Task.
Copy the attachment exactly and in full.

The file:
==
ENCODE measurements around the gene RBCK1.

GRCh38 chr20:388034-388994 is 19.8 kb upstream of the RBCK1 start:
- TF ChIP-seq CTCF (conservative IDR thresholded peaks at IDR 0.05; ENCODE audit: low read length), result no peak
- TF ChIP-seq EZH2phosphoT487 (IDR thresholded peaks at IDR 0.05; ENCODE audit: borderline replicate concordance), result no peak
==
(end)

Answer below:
ENCODE measurements around the gene RBCK1.

GRCh38 chr20:388034-388994 is 19.8 kb upstream of the RBCK1 start:
- TF ChIP-seq CTCF (conservative IDR thresholded peaks at IDR 0.05; ENCODE audit: low read length), result no peak
- TF ChIP-seq EZH2phosphoT487 (IDR thresholded peaks at IDR 0.05; ENCODE audit: borderline replicate concordance), result no peak